Point of Vew: Pray for the Christian remnant in Iraq

Traveling to Iraq in late September for a pastors’ conference and groundbreaking for a new cultural center in the Dohuk Province of Iraqi’s Kurdistan, I had a lot to ponder. In 2003, I had been invited to cover an effort by Southern Baptists to take food packages to Baghdad. That trip was diverted just days before when the hotel where the United Nations set up shop was bombed in August of 2003.

Looking calmly out at the lights of Baghdad as our plane headed north to Erbil, I wondered at the security issues there—and the believers I knew who might cautiously make their way to the conference where I was headed with a team from Hillcrest Baptist Church in Pensacola.

I quickly learned not a lot has changed in Baghdad security-wise since 2003, according to a pair of pastors I interviewed. In fact, for evangelical Christians it’s been a mixed bag throughout Iraq.

While the thought of an “Arab Spring” might be empowering for some, for many believers in Iraq it leaves feelings of ambivalence when combined with the planned withdrawal of the American military by the end of this year.

Surprisingly, two pastors from Baghdad, said, however, they predict the withdrawal won’t have an impact at all. “As we speak in Baghdad, we don’t see their presence,” pastor *Sammy Thompson said. “The defect is in Iraqis, the defect is in our people.”

Amazingly, a Christian family from Mosul agreed. Not mincing words, a Christian mom blurted out that armed gangs of young men are roaming the streets and terrorizing people. One of her sons, 22, who had secreted his parents to Dohuk to meet someone at the conference, confirmed that these gangs prey in large part on Christians—but really don’t discriminate in doing mischief to anyone who happens to get in their way. (More on the pastors from Baghdad and the family from Mosul in the Oct. 27 Florida Baptist Witness.)

The problems in Baghdad have been complicated, Thompson said—especially for believers—in that with the new freedoms have come political infighting and a lack of structure for young men who are now unemployed. Prior to 2003 all of the men were drafted into the Army for 15 years, Thompson and others said. This provided young men with jobs and a pension afterwards.

Now with few jobs—a fluctuating infrastructure—and an even more inhospitable work environment for Christians, it’s nearly impossible for young men to gain employment, Thompson said.

Thompson said his evangelical church has grown from 30 to 300 since it began in 2003 amidst the “war of killing and bombing,” after the fall of Saddam Hussein. It now has a building with a cross and a name. But that visibility has come with a price. Islamic groups uncomfortable with the growth have left threatening phone calls and sent letters telling the pastor they will “slaughter him” and are watching his family. “We are always careful and we know somebody’s watching us,” he said.

Weaker than the “traditional” [Assyrian and Chaldean] churches, the pastor, who is currently working with Nabeeh Abbassi of the Jordan Baptist Convention, to bring his church into the handful of Baptist churches in Iraq, said, “we try to get help but nobody interferes to help us. These churches need encouragement because our work is the same as God’s work.”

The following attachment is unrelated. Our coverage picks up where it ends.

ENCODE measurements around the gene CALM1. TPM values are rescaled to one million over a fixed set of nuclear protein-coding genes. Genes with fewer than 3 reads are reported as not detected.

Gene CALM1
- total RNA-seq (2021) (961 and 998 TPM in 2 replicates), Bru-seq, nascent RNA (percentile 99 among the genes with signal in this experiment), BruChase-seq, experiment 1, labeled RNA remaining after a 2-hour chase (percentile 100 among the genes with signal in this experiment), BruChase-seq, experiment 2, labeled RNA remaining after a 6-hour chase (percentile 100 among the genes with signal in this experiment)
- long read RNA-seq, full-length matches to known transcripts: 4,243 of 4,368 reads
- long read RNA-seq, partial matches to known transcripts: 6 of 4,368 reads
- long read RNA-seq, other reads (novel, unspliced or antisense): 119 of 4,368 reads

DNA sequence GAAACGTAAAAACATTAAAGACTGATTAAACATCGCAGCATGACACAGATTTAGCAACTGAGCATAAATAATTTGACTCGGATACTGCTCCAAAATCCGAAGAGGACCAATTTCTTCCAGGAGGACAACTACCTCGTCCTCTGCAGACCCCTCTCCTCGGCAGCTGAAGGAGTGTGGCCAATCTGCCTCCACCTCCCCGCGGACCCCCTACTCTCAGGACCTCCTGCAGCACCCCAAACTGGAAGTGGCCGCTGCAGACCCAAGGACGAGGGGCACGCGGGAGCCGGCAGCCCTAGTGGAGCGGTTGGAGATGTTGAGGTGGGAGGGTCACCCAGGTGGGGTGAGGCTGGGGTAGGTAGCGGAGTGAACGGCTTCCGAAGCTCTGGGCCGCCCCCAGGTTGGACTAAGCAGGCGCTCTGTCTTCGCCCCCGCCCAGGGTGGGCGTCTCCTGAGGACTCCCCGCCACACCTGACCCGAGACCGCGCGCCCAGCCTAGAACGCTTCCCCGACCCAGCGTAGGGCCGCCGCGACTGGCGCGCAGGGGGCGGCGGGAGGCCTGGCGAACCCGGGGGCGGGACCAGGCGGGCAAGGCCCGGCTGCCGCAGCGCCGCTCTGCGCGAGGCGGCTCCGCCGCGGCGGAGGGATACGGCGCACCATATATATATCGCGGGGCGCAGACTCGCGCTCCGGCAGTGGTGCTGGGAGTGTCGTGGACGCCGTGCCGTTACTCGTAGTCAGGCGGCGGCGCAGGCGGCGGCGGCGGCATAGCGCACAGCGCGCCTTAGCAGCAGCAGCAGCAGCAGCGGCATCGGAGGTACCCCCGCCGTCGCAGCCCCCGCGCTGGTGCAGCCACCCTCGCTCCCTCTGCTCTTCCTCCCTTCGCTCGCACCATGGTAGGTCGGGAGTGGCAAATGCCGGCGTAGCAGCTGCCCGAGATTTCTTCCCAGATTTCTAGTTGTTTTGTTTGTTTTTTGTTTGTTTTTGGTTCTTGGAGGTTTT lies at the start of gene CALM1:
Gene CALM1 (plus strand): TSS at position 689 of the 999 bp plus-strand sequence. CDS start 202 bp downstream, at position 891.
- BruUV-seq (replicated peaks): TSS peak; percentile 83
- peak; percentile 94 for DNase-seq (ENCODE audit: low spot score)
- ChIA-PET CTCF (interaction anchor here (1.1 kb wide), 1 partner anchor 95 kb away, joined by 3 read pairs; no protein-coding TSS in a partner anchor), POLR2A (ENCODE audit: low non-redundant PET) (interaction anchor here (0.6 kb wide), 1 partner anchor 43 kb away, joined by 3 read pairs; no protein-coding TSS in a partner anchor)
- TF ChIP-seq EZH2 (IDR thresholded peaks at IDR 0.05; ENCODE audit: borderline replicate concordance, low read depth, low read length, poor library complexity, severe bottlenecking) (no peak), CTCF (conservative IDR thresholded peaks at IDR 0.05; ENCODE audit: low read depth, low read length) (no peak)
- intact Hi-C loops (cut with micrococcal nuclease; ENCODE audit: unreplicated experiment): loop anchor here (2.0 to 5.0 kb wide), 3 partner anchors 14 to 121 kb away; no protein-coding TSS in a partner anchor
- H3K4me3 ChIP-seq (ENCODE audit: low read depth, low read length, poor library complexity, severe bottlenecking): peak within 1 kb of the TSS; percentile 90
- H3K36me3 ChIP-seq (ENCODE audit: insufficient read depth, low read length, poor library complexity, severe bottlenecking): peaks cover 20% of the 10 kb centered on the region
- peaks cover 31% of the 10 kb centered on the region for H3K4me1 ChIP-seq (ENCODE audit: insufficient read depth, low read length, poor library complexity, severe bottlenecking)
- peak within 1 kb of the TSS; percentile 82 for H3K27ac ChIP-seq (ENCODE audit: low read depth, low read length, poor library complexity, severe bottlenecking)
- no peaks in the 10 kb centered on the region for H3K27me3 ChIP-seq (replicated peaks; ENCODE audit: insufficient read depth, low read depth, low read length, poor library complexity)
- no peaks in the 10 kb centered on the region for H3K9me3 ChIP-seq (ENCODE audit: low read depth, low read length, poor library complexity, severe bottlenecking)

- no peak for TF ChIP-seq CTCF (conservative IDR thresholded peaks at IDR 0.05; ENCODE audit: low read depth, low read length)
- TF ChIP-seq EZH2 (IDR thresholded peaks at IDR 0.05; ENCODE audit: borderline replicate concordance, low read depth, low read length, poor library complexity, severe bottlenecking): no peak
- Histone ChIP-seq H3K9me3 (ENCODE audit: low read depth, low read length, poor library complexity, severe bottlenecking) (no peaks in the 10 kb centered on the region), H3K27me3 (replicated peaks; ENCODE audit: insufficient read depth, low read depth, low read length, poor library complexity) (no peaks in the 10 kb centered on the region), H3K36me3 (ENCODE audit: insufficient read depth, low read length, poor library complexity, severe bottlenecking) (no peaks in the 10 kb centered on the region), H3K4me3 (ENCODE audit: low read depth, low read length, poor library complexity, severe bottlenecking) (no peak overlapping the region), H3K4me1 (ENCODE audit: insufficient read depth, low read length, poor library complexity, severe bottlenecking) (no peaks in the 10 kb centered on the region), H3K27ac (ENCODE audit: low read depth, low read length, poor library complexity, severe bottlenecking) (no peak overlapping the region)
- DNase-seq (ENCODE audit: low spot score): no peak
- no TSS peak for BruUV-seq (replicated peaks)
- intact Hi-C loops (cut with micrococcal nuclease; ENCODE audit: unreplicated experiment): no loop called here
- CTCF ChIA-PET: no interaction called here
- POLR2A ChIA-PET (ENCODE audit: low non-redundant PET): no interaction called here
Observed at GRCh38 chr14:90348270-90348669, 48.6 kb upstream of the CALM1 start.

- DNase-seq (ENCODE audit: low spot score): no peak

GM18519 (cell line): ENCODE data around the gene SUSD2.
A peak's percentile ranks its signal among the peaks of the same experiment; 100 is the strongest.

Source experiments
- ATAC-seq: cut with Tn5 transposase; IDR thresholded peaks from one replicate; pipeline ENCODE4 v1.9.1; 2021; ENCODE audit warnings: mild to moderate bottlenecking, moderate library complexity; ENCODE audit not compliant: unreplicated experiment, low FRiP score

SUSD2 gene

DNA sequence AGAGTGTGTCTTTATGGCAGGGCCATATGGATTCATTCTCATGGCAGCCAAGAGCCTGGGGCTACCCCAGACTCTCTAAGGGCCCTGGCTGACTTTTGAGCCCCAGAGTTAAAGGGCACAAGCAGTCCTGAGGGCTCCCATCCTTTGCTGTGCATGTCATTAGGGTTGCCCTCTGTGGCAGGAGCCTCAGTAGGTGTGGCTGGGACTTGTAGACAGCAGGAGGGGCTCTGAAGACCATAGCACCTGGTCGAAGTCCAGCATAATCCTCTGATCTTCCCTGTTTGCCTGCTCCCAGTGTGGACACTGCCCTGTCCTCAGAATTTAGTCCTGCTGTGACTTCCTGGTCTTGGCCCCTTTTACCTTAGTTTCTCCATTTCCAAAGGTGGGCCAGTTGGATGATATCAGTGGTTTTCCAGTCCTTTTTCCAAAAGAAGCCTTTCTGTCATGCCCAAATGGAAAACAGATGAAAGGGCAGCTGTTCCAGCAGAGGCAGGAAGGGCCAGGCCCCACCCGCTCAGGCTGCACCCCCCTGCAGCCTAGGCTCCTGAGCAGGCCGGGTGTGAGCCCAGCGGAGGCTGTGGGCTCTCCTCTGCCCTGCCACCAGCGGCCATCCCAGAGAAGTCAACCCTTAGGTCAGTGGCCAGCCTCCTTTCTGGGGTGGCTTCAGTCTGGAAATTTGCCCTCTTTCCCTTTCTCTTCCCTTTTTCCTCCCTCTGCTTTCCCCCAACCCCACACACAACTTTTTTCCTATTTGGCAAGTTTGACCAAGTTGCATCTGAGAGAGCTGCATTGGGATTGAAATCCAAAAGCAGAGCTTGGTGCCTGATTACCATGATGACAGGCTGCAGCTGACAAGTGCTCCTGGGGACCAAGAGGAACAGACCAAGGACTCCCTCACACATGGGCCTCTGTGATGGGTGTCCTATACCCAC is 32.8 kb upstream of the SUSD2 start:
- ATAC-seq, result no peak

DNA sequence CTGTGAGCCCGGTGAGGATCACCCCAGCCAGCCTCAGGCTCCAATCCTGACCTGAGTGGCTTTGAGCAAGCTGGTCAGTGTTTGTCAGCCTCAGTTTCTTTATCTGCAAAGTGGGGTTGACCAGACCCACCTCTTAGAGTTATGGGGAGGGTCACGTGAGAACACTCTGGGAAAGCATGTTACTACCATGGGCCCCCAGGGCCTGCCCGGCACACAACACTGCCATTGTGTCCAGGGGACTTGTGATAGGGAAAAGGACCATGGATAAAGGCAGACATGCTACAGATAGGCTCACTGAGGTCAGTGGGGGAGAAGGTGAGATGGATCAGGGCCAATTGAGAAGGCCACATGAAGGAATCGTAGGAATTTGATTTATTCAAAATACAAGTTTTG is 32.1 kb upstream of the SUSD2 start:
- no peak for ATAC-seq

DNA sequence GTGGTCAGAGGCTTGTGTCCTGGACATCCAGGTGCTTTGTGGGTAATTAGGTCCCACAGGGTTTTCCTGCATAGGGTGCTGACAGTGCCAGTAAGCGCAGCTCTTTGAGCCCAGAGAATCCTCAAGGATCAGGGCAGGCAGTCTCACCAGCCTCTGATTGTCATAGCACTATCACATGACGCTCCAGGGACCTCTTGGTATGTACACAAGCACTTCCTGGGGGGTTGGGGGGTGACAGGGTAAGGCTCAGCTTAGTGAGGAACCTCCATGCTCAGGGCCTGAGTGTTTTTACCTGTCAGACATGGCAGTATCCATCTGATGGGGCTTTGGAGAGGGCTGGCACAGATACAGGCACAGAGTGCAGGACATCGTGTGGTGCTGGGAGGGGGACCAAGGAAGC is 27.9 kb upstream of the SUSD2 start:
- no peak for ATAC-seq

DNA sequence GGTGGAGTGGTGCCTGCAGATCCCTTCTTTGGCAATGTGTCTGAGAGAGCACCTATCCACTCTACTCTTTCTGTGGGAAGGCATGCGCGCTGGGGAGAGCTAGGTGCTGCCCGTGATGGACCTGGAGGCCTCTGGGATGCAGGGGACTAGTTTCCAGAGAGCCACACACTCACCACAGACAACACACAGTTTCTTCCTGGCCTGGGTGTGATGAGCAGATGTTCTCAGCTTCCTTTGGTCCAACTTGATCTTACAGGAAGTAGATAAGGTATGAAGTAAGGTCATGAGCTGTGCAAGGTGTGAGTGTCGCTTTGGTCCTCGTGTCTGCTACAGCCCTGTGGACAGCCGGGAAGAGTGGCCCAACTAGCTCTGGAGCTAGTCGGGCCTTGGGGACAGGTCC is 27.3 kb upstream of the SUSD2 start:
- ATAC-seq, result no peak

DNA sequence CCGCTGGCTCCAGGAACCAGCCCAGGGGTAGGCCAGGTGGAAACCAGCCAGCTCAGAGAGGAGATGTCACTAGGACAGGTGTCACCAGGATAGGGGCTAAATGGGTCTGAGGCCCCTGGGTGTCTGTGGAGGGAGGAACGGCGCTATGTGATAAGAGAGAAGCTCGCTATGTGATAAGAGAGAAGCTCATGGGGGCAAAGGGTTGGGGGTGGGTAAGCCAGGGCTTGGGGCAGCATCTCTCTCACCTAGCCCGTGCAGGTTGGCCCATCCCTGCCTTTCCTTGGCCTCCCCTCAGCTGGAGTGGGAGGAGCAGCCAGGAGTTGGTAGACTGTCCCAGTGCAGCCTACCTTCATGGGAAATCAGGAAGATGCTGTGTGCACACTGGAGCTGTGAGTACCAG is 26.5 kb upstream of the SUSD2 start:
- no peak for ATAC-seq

There’s no doubt that God is at work in Iraq in a very visible way and that the remnant of believers there has captured the hearts of many who are supporting new work. The Grace Baptist Cultural Center in Dohuk—a partnership between Iraqi, Jordanian, Brazilian, American, and Lebanese Baptists—is being built with the blessing of Iraqi Kurdistan’s Regional Government, who donated the $2 million property.

The land is in the same village, Simele, where in 1933 an estimated 6,000 Assyrians and Chaldeans were slaughtered by the Iraqi government following the withdrawal of British troops from the region after a treaty granting Iraq’s independence in 1930.

It has been anticipated that as many as 50 percent of Iraq’s Assyrians have left the country since 2003, with some 400,000 living in the United States. But for those who stay, let’s suppose they are the “Christian remnant,” such as R.S. Stafford referred to Iraq Assyrians in his 1935 book, The Tragedy of the Assyrians.

Stafford, a British officer who served in Iraq for six years beginning in 1933, wrote a thorough account of the 1933 Simele massacre, as he saw it, and in the preface of his book notes what he calls a “a veil of secrecy” surrounding the mass killings and an entirely inaccurate accounting by the press. “Comparatively few people in England were aware of the existence of the Assyrians in Iraq,” Stafford notes.

Indeed. Nearly 80 years later, I’m not sure many of us in the western world were aware of the remnant that remains still.

And as each Iraqi believer shared that their primary prayer concern is for safety—one thought continued to drive me. We must pray. We must pray for the remnant secreted away or visible. They are the hands and feet of Christ in a land where they face extinction.

I don’t know the answers to the political problems plaguing Iraq, but I do know that our people need our prayers and support.

The week I returned from what I told my grandchildren was a “land far away,” I received an email from pastor Thompson.

“Our last meeting was a great blessing and honor for us. Your cheerful smile gave us tranquility and love; we returned to our service thanking the Lord for you and your love,” it read it part.

What a tremendous blessing to support our brothers and sisters in Iraq. Please remember to pray.